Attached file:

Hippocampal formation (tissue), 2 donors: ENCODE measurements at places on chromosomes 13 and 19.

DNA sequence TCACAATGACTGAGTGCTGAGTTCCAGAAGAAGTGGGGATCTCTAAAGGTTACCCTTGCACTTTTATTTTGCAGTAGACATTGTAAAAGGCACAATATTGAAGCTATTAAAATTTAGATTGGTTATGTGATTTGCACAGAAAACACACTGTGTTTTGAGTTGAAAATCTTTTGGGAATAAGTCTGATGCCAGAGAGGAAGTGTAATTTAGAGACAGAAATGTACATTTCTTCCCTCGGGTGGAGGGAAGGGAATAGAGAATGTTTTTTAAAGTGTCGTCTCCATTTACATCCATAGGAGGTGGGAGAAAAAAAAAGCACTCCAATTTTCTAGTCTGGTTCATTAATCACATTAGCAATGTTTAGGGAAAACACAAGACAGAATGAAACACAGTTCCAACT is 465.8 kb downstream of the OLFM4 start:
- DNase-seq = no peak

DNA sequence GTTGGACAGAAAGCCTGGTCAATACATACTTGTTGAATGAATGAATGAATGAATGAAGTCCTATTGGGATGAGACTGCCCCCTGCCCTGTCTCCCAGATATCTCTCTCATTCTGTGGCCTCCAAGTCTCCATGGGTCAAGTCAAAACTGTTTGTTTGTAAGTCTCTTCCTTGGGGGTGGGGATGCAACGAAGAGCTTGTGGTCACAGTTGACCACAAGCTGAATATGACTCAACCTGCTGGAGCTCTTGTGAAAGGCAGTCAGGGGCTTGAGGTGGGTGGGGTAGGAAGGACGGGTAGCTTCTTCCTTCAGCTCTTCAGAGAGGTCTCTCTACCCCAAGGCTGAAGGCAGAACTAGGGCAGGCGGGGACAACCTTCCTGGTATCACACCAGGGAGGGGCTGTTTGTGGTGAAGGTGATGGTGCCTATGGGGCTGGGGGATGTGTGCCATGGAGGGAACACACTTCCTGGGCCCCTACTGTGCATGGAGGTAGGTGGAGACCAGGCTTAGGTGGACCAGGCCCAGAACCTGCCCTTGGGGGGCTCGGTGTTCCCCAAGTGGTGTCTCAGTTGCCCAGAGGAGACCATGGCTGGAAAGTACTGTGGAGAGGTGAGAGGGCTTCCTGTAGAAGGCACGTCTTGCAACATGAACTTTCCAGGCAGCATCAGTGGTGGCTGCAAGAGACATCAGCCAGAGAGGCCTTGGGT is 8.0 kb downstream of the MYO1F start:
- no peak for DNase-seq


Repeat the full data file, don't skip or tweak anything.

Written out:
Hippocampal formation (tissue), 2 donors: ENCODE measurements at places on chromosomes 13 and 19.

DNA sequence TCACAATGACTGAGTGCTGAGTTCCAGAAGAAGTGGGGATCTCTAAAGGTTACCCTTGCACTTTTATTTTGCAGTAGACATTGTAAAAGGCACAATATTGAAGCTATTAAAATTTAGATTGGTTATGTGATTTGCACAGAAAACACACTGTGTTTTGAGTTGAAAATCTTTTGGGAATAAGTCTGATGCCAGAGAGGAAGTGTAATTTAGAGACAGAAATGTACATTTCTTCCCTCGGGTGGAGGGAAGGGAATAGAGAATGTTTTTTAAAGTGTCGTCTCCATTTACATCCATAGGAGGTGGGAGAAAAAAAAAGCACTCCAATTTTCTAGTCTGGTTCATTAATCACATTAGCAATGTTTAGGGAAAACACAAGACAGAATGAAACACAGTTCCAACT is 465.8 kb downstream of the OLFM4 start:
- DNase-seq = no peak

DNA sequence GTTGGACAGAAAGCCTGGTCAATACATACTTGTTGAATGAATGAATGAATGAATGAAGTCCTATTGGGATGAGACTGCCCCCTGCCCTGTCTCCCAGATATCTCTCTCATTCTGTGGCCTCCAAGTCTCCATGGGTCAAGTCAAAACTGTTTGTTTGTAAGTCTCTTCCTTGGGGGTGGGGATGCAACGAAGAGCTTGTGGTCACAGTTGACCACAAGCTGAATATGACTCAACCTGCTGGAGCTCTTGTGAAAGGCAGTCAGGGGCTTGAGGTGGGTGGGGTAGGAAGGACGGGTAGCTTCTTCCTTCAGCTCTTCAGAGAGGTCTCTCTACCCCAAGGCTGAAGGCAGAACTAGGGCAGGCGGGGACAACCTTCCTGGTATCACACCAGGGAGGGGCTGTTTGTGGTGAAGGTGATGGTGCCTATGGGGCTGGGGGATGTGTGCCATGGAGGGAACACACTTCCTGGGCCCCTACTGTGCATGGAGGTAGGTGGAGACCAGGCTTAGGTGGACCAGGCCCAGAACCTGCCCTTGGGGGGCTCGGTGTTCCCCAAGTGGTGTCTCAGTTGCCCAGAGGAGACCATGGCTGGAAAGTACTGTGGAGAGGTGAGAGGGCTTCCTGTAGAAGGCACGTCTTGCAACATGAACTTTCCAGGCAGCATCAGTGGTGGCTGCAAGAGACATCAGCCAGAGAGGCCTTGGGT is 8.0 kb downstream of the MYO1F start:
- no peak for DNase-seq